Participants will learn how to identify patients with treatment-resistant or complex pain and understand the role of nociplastic pain. Participants can explore various alternative pain management strategies through didactic lectures and case-based small group work. Feedback and discussion in the large group will further enhance shared learning.
Complex pain requires a holistic, team-based approach, addressing all bio-psycho-social needs of patients to ensure optimal outcomes. This workshop will primarily focus on pharmacological and interventional strategies.
After this workshop, participants should be able to:
- Identify and understand treatment-resistant or complex pain
- Understand the role of nociplastic pain
- Outline the fundamentals of methadone as an alternative opioid
- Identify suitable patients for various types of interventional pain management strategies
- Treat difficult-to-manage opioid toxicities: neuroexcitation, hyperalgesia, allodynia and delirium
- Utilise best practices for safely converting from one opioid to another
Places are limited
Afternoon workshops: 13h30- 17h00
Integrating palliative care into the ICU setting
The Covid-19 pandemic has clearly identified the need to integrate a palliative care approach and/or services into the ICU setting. This interactive workshop will cover the following topics:
- Setting the scene – the what and why not
- Ventilation settings in the ICU/palliative care and organ donation context
- Medication guidelines for palliative care scenarios
- Communication tasks
- Organ donation in the context of brain death and circulatory death
- Legal and Ethical considerations in the ICU/ palliative care and organ donation context
The law, ethics and shared decision making in children’s palliative care
- Prof Julia Downing, CEO of the International Children’s Palliative Care Network (ICPCN)
- Dr Michelle Meiring, Paedspal, UCT and PatchSA
- Dr Lyndal Gibbs, Paedspal
- Lucy Jamieson, The Children’s Institute, University of Cape Town
Ethical issues in children’s palliative care are challenging enough notwithstanding complexities around shared decision making and guardianship in the South African context. In order to approach these problems, a sound knowledge of legal aspects around guardianship and informed consent is necessary and practitioners need to know how to apply ethical principles to make sound decisions that are made with the patient and the family and not just for them. Paternalism is still rife in settings where caregivers are not empowered or where guardianship is complicated.
This case-based workshop, facilitated by Prof Downing, will provide participants with the necessary background information to manage a complex dilemma. Dr Meiring will address issues around shared decision making, Dr Gibbs will revise basic ethical frameworks including the concept of Ubuntu and Lucy Jamieson will address legal issues around guardianship in South Africa.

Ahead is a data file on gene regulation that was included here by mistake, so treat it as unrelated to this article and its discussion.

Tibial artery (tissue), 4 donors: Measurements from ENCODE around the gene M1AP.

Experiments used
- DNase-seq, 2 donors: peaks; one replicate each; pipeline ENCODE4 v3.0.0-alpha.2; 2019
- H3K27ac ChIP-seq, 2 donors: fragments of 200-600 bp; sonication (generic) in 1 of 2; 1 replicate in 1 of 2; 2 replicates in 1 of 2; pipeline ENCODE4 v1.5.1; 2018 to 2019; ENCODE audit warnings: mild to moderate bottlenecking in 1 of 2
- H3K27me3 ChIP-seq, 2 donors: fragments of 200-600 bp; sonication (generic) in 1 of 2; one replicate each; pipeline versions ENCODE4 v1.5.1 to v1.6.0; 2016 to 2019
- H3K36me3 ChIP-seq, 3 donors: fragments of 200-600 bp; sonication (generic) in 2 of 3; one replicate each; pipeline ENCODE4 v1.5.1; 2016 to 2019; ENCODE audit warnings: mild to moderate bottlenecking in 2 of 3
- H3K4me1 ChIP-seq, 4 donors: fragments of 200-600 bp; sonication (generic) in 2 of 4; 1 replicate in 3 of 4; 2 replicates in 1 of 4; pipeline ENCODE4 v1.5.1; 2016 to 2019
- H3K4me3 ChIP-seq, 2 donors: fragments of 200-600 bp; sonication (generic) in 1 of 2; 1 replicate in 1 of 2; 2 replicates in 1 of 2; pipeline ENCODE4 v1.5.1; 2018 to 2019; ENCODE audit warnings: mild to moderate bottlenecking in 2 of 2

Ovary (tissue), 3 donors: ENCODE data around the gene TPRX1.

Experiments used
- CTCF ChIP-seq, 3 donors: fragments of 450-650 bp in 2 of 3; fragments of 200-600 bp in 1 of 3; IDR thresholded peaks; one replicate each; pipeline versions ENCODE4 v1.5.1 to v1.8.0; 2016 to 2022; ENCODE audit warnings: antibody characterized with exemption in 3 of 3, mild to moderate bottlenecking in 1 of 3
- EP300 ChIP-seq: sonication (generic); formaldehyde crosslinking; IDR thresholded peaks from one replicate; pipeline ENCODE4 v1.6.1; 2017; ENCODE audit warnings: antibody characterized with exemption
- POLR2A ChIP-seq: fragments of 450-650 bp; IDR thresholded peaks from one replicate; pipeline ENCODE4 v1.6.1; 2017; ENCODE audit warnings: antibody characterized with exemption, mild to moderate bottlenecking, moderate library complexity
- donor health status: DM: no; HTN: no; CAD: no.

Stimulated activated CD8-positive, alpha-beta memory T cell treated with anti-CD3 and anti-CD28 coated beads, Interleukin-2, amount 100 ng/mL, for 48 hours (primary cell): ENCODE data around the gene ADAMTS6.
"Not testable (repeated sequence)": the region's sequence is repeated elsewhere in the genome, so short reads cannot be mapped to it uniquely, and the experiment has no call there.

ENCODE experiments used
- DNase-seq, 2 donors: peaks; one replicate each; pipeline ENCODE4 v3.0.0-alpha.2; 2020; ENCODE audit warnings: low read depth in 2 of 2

Intractable Pain: Providing dignity and relief from suffering at the end of life
Intractable pain is defined as a permanent severe pain condition, mostly unaffected by drug administration (Science Direct, Intractable Pain, 2020)1
The psychological condition of the patient is an important factor in the development of intractable pain. The pain threshold can be decreased, and the pain perception intensified by the hopelessness of the situation and the depressive stage that the patient faces.
In following a holistic palliative care approach, intractable pain is recognised as only one aspect of what is, in effect, intractable suffering.
The purpose of this workshop is:
- To understand and unpack intractable suffering and how this differs from chronic, acute and end-of-life pain.
- To present, discuss and explore a palliative care approach towards intractable suffering.
The workshop will include presentations from a panel of experts who will share their experiences in relieving intractable suffering and case studies from clinical professionals. The session will include perspectives from the patient, the family and the Inter-disciplinary palliative care team.
Facilitator: Fiona Shraga Nursing tutor e-learning Certificate Course in Palliative Care Nursing, HPCA Introduction to PC Course Co-ordinator
Doctor: Dr. Dalene Van Jaarsveld: Hospice Bloemfontein
Dr. Janet Stanford: Knysna Hospice
Nurse: Hilary Grey: Knysna Hospice
Social Worker: Christie Mitchell: Stepping Stone Hospice
Spiritual Counsellor: Hanneke Lubbe: Hospice Bloemfontein
13:30 Welcome: Fiona Shraga
13:45 Introduction of the topic: Tersia Burger, CEO of Stepping Stone Hospice
14:00 The Role of the Inter-disciplinary Team: Doctor, Nurse, Psychosocial worker, and Spiritual Counsellor.
– The perspective of intractable suffering presented by specialists from an interdisciplinary team.
– Exploration of a different way to treat intractable suffering
– Beliefs and cultural aspects about illness, suffering, and dying.
15:00 Tea / Coffee
15:30 Workshop Discussion
16:30 Workshop Summary & Close
Thursday 27 April 2023
17:30 - 19:00
Navigating the Private Sector
We will be hosting an informal workshop, Navigating the private sector, in response to many requests.
It is not a strategy or negotiation session, merely a sharing of updates, practical information and possible solutions for the common problems we all experience.
Topics under discussion: updates on medical scheme palliative care programmes; unpacking various care models and teams in existence for inspiration; exploring solutions for efficient team communication, billing, after-hours cover, scripting of S6 medicines and death declarations; how to set boundaries in care for personal sustainable practice.